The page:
Sticklepath was mentioned in David Butler’s The Quaker Meeting Houses of Britain (Friends Historical Society, 1999), referencing an unpublished typescript in the “Library of the Society of Friends (Quakers) in Britain” collections, written by William J. Thomasson called Friends of East Devon and their Meetings (1654-1928).
The Library researcher kindly gave the following information regards further research:
“From our finding aids it looks as though Sticklepath would have come under Exeter Monthly Meeting until 1785 and then East Devon Monthly Meeting from then on. I believe any surviving records would be at Devon Archives.”
I also mention here a suggestion that Sticklepath Friends travelled with William Penn to Pennsylvania, but as yet I have no evidence of this. Helen Shields December 2021.
Friends of East Devon and their Meetings (1654 – 1928) By William J. Thomasson
Images of page 18 and a small hand drawn map were kindly supplied for a small fee by the library. This is my transcript December 2021:
Teign Valley, Crediton (contd). (18)
Monthly Meeting of Exeter.
SHOBROOKE, near Crediton, had a meeting in those days, which also joined in the Exeter Monthly Meeting. There is still one Friend living at Crediton besides two others interested in our work.
NORTH TAWTON and CRISTOW – a distant combination – claimed a Monthly Meeting of their own in 1676. Later it is mentioned alone, as Christow had joined with Exeter.
From North Tawton we come to Sampford Courtenay a tiny village with a small group of Friends who were however not without influence on Cornish Quaker history.
STICKLEPATH, near S. Tawton on the main road just under Dartmoor, comes naturally within the same group. It has been said that there were at one time some 200 Friends in the village, a number almost equal to its present population. They were however not much visited by the Quaker preachers, and when John Wesley came that way in 1743 both he and they found unity with each other, and the Quaker Community was to a great extent merged with that of Wesleyans.
In the Friends Burial ground at Sticklepath a memorial stone records the visits of the Wesleys and others. I have not yet visited the ground, which lies behind the Foundry and against a bend of the River Taw, but am informed that is is nicely kept and is full, there being about 30 headstones.
It is believed that the land never actually belonged to the Society of Friends but was sold by the last of the local Quakers named Cross to a member of the Wesleyans named Pearse, and it has since remained in the Pearse family, one of whom, a Mrs Thompson, left money for its upkeep. This is administered by Trustees who are now Mrs Pearse of Pixies Garden, Sticklepath, Ralph Finch of Sticklepath and Edward Northey, Junr.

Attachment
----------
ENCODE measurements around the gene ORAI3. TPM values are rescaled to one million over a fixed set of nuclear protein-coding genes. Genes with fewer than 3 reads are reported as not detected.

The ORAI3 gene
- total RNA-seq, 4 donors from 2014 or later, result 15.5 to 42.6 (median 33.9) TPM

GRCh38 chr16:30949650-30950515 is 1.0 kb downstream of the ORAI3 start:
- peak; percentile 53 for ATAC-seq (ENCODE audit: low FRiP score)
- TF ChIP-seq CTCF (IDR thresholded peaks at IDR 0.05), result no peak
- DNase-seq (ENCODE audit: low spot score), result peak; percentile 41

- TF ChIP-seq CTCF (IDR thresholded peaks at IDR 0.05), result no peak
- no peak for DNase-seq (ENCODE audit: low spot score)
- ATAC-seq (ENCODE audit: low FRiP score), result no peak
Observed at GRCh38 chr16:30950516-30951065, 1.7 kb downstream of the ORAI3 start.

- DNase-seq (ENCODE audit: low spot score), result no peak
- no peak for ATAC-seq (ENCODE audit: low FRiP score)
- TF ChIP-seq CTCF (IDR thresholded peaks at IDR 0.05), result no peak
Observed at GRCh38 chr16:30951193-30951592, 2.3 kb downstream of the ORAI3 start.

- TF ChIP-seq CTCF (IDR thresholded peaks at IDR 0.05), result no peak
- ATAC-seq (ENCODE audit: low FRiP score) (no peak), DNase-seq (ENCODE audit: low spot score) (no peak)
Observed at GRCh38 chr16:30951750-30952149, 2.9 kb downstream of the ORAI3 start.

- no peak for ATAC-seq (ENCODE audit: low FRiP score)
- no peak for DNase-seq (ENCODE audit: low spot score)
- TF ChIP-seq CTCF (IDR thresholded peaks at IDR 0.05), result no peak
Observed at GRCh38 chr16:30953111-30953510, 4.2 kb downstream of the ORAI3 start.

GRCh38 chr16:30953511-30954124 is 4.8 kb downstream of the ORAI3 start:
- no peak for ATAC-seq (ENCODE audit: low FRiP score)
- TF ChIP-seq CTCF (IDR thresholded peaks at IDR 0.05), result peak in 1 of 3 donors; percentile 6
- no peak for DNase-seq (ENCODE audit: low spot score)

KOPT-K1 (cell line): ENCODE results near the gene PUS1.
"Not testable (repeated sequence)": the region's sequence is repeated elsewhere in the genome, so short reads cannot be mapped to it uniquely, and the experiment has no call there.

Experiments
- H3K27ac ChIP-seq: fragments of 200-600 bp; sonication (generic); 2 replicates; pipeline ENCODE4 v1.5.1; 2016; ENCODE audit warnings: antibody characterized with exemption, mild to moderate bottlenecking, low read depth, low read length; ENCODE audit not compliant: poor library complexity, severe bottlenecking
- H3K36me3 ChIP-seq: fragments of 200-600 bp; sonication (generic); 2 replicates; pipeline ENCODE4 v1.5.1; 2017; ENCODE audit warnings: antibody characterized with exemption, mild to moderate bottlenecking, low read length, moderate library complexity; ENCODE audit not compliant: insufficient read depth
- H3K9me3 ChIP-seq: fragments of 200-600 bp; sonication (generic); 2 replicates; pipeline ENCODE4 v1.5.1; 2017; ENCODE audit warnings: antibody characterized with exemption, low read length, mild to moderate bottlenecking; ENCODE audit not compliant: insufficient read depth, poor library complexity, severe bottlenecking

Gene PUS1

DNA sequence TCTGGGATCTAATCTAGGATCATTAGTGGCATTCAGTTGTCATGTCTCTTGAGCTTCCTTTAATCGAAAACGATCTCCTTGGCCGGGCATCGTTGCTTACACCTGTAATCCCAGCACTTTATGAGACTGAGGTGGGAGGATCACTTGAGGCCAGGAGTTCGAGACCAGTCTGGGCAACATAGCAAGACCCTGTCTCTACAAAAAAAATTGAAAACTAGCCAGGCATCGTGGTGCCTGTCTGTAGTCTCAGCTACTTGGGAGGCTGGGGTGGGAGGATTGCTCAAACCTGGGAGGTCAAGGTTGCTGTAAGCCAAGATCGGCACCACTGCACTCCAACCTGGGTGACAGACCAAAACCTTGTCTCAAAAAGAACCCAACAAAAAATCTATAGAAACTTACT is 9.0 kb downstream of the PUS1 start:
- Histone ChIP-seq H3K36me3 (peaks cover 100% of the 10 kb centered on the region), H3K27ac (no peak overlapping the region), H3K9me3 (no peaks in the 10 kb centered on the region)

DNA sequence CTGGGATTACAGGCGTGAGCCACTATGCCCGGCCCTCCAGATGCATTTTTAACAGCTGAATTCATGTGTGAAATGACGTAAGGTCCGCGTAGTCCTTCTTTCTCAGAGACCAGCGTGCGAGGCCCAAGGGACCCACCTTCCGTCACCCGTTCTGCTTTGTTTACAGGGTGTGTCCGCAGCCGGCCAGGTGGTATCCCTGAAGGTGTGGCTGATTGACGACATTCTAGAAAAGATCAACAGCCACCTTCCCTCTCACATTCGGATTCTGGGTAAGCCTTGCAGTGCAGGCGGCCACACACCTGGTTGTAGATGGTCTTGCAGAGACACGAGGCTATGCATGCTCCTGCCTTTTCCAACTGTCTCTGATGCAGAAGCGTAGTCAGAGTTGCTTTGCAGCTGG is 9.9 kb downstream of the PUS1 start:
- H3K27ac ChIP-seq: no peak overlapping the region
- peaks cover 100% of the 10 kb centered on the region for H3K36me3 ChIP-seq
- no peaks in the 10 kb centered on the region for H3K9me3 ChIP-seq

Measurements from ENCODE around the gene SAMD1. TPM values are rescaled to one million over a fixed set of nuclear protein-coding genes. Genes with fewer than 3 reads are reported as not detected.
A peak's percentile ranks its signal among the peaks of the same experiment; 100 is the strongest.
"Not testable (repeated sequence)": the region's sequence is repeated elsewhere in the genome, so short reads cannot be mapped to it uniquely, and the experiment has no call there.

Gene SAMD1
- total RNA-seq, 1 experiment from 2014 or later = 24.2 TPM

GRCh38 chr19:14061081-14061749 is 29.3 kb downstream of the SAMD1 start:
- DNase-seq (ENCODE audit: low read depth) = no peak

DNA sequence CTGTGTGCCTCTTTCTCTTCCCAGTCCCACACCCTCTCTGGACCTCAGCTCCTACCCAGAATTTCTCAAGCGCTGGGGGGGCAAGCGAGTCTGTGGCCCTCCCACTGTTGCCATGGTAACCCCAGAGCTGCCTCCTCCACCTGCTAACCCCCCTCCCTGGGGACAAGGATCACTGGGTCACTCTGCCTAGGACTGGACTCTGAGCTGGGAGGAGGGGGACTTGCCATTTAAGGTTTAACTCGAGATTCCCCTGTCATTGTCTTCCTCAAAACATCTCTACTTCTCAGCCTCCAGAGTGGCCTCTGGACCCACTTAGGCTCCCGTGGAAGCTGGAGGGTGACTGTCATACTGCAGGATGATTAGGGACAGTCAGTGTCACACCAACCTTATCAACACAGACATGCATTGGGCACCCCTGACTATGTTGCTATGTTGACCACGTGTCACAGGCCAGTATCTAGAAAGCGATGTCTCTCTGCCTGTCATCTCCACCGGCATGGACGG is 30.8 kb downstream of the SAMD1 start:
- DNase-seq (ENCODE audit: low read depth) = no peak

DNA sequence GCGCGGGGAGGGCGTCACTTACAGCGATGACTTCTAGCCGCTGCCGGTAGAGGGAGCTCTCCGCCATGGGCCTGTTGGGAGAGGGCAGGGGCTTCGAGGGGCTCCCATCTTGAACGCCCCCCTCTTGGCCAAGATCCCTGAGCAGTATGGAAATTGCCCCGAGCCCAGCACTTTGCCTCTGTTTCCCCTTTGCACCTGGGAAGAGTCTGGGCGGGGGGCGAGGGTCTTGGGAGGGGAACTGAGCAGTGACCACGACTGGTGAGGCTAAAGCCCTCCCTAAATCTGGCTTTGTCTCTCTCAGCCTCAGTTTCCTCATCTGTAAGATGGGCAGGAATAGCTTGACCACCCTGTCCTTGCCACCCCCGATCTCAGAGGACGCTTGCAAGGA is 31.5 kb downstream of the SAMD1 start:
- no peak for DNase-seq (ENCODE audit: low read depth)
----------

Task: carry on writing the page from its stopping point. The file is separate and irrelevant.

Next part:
The ground adjoins, but is distinct from an enclosure of waste land known as the Bowling Green, now used as a cemetery for the village, the boundary being a wide path with the memorial stone at the end next to the river.
In a small arbour are three painted metal tablets, not stones, with a prayer, a quotation of poetry, and a text and the Doxology inscribed on them.
This account was given to me by T.H.Ormston Pease, from his visit on 3.X.1928, and is much more complete and detailed than the quotations given by F.W.Dymond, who like myself does not appear to have visited the ground.
Through OKEHAMPTON must all pass who would travel west-wards along these roads not he Northern edge of Dartmoor. Here in 1656 were stopped James Naylor and many others who went to visit the prisoners at Launceston. Here on his release George Fox came and spake with the Mayor who’s convinced in his judgement.
We know little of the Meeting of Okehampton apart from the life of Hilary Macy. Of him we hear first through his attendances at Q.M. Topsham 1at January 1691 and subsequent constant attendances at the Q.Ms in the County, even so far off as Membury. In 1696 the Q.M. was held for the one and only time in”our meeting house at Okehampton.” This Meeting House was a ground floor room which he provided, converted and made fit for that purpose, in the house occupied by Prudence Maynard, upon part of which he held a right “during certain lives”. The graveyard near by was reserved by his brother and sole executor, Peter Macy, out of any grant or
disposal of the property so that it might be secured to Friends.
***Note Mrs Ellen Thompson, daughter of Thomas Pearse, did indeed leave money to be invested for the upkeep of the Burying ground as seen in her Will***